Thank you for sharing the expression of thanksgiving idea in your blog. For me, the opportunity to give thanks and to experience moments of gratitude are all an expression of divine love in us. Like your dad knew and understood, this is an incredibly wonderful holiday – allowing us to go to that place, to those times, to that time – even now, when we can be grateful that we feel our breath!
    Thank you and Happy Thanksgiving to all!
    With gratitude,

    1. Many thanks for your comments and your insight, Margaret. May this be a beautiful Thanksgiving for you and those you love.

      With love, gratitude and a big hug,


  4. Sharon,
    I wish we all stepped back and enjoyed the blessings we have a bit more often. My son shared a quote with me the other day – “Beware the emptiness of a busy life”…his way of telling me to slow down and smell the roses, I guess, and to be thankful for what we have. Not just on thanksgiving – although the holiday certainly encourages it – but every day….

    But while we are thankful, we have to remember the work to be done, those around the world that are not as fortunate as we are…. And to make choices that help, not hurt, the planet.

    Thanks for reminding us all to take a step back! Enjoy your break!

    1. Anne, thank you very much for taking the time to share your thoughts and the quote your son discovered. Perhaps we can all remind each other to slow down and be aware. Thanks, too, for reminding us “to make choices that help, not hurt, the planet.”

      Sending a Thanksgiving hug,


  5. Sharon,
    Beautifully written. And, what you suggest is challenging; I will think about writing a note of gratitude to myself. I am so thankful, but you are correct–it is difficult to focus on the positives internally. I will try. 🙂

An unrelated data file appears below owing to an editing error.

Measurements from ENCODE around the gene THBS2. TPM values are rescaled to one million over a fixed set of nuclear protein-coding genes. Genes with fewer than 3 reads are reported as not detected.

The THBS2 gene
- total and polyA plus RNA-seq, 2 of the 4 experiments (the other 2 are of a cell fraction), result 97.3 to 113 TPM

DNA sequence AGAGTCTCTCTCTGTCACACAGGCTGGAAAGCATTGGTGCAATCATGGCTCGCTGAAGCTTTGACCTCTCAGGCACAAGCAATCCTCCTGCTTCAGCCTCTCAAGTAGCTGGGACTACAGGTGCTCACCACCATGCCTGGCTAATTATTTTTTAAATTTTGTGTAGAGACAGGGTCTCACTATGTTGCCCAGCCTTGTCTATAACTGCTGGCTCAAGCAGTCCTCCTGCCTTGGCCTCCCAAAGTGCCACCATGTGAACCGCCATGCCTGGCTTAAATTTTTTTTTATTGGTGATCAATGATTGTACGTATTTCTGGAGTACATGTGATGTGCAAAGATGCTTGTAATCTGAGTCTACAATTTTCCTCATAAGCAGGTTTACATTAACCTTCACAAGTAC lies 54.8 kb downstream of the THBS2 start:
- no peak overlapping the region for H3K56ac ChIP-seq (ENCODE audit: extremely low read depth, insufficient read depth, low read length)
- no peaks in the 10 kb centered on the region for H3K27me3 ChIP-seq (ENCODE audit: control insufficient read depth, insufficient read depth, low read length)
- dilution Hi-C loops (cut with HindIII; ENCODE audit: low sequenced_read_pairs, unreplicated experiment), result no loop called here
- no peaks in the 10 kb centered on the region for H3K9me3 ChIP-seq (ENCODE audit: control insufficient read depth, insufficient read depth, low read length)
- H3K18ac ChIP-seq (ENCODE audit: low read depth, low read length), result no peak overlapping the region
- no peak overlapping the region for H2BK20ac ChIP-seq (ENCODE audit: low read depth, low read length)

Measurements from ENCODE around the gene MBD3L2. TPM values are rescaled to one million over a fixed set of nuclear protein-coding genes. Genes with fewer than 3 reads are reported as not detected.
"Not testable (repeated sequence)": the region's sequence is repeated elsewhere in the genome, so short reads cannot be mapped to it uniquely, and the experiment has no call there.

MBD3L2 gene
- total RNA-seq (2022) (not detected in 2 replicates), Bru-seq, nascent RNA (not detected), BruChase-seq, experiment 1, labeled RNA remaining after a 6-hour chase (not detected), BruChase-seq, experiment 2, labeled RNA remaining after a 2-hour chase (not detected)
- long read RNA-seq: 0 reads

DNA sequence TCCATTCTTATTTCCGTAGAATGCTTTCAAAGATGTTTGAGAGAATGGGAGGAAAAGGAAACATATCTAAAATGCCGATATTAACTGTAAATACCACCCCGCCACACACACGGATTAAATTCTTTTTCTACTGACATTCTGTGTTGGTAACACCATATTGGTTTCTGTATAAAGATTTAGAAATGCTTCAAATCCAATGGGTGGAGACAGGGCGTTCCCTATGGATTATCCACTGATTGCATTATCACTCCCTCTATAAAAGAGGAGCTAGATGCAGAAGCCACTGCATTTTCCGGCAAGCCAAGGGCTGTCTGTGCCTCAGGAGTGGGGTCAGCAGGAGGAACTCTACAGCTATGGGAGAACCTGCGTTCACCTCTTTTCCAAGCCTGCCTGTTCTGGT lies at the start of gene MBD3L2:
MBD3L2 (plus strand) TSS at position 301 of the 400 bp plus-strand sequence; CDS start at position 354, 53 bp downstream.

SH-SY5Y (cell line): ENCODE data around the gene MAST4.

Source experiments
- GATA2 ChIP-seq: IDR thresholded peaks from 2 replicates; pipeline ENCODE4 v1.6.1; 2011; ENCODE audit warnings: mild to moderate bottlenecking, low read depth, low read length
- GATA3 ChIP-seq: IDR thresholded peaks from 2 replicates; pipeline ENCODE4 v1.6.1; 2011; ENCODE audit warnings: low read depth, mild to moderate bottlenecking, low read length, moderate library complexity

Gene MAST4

And I love that poem.

    Happy Thanksgiving. May it be a day of peace for you externally and internally. May we all imagine more peace around us, in us, and even far away where it is hard to ever imagine peace.

    1. Many thanks for your comments, Paula, and your wish for peace. As you consider thanking yourself, I encourage you to focus on the “positives,” as you call them, remembering that there are many!

      Sending love and a big Thanksgiving hug,


  6. the fact that we woke up this morning is the greatest gift.
    we have an opportunity to make a difference.
    thank you, for all the positive energy and direction.
    big hug
    my oldest dog stumbled down the stairs this morning and pinned her leg.
    i tried to help her get up and get off the stairs.
    she knew i was trying to help. she is a large dog and heavy.
    but she and i worked together and got her up and off the landing.
    today i am going to get a body harness, so i can help her when she struggles.
    i hope that each of you, puts your arms around someone and tries to help when they stumble.

    1. Thank you very much for sharing your thoughts, Ramona. I love your closing wish for us and your advice. Sending a very big hug along with my thanks.


  7. Hello Sharon:

    This Thanksgiving was very unique in that my mom who is 82 and me were on the plane together, heading to Seoul to visit relatives, and grandmother’s (min side) grave. I am still with my mom in Seoul, now, in a train to visit relatives in a city outside of Seoul. It has been over 20 years since my mom and me spent this many days together just the two of us.

    Being with mom makes me feel like a child again, and it is so very special! I am glad that I am taking the time for myself and my mom to give this special gift of time to ourselves.

    Your words are so very thoughtful, and makes me realize that reflection on things, and not forgetting about me is so vital to health and well being for me and my family.

    Thank you!

    1. Ann, thank you very much for sharing your wonderful experience with your mom. My heart smiles whenever someone says “it makes me feel like a child again.” I am happy for you and for your mom!

      Sending a hug,